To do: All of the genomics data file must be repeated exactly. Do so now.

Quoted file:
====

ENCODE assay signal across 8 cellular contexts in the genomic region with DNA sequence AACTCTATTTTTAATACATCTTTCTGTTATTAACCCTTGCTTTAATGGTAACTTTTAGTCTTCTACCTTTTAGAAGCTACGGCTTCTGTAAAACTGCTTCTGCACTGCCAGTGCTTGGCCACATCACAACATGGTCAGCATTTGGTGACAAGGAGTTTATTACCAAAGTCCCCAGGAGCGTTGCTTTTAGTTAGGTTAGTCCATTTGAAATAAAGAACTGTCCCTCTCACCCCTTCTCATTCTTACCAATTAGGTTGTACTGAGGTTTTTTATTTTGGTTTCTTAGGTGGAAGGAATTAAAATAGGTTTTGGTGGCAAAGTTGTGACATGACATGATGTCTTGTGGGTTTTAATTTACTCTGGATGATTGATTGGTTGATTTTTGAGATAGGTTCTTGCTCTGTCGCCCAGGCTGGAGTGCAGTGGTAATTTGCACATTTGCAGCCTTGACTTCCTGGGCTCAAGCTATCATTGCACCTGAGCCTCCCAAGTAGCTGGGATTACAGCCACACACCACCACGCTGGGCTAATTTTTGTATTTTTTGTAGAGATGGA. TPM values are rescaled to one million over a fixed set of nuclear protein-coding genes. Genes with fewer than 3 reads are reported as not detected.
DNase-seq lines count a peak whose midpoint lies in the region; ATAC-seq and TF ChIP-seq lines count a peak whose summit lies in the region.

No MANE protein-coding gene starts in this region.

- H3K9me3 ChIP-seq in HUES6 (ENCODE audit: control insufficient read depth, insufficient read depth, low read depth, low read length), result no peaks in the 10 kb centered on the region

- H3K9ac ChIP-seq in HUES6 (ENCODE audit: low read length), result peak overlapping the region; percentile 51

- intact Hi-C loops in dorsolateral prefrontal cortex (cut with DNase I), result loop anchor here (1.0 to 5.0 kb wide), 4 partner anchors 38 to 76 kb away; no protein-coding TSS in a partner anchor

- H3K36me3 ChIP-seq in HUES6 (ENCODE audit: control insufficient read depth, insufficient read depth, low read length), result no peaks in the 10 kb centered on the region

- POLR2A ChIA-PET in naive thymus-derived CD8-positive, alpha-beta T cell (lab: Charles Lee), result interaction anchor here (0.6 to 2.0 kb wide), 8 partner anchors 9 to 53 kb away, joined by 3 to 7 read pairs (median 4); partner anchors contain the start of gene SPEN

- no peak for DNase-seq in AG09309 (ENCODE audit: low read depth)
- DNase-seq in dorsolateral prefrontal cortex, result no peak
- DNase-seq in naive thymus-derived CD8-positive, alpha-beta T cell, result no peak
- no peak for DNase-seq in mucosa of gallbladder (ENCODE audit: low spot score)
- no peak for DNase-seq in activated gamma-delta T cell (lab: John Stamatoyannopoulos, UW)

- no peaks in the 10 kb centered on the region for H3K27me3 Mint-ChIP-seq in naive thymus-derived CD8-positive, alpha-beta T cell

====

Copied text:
ENCODE assay signal across 8 cellular contexts in the genomic region with DNA sequence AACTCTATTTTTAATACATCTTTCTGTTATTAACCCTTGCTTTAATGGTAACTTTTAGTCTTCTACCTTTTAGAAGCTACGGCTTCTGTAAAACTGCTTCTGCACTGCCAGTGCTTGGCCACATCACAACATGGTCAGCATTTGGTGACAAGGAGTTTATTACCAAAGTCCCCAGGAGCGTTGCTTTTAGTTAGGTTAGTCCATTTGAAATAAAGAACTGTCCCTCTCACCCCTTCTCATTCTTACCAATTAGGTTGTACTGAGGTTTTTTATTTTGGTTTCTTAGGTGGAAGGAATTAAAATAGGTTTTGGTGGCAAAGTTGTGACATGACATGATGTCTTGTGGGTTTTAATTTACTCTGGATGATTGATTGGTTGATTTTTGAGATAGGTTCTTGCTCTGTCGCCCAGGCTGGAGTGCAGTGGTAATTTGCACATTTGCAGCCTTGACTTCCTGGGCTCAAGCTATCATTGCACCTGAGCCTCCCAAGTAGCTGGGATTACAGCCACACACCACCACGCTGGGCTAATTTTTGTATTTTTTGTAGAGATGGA. TPM values are rescaled to one million over a fixed set of nuclear protein-coding genes. Genes with fewer than 3 reads are reported as not detected.
DNase-seq lines count a peak whose midpoint lies in the region; ATAC-seq and TF ChIP-seq lines count a peak whose summit lies in the region.

No MANE protein-coding gene starts in this region.

- H3K9me3 ChIP-seq in HUES6 (ENCODE audit: control insufficient read depth, insufficient read depth, low read depth, low read length), result no peaks in the 10 kb centered on the region

- H3K9ac ChIP-seq in HUES6 (ENCODE audit: low read length), result peak overlapping the region; percentile 51

- intact Hi-C loops in dorsolateral prefrontal cortex (cut with DNase I), result loop anchor here (1.0 to 5.0 kb wide), 4 partner anchors 38 to 76 kb away; no protein-coding TSS in a partner anchor

- H3K36me3 ChIP-seq in HUES6 (ENCODE audit: control insufficient read depth, insufficient read depth, low read length), result no peaks in the 10 kb centered on the region

- POLR2A ChIA-PET in naive thymus-derived CD8-positive, alpha-beta T cell (lab: Charles Lee), result interaction anchor here (0.6 to 2.0 kb wide), 8 partner anchors 9 to 53 kb away, joined by 3 to 7 read pairs (median 4); partner anchors contain the start of gene SPEN

- no peak for DNase-seq in AG09309 (ENCODE audit: low read depth)
- DNase-seq in dorsolateral prefrontal cortex, result no peak
- DNase-seq in naive thymus-derived CD8-positive, alpha-beta T cell, result no peak
- no peak for DNase-seq in mucosa of gallbladder (ENCODE audit: low spot score)
- no peak for DNase-seq in activated gamma-delta T cell (lab: John Stamatoyannopoulos, UW)

- no peaks in the 10 kb centered on the region for H3K27me3 Mint-ChIP-seq in naive thymus-derived CD8-positive, alpha-beta T cell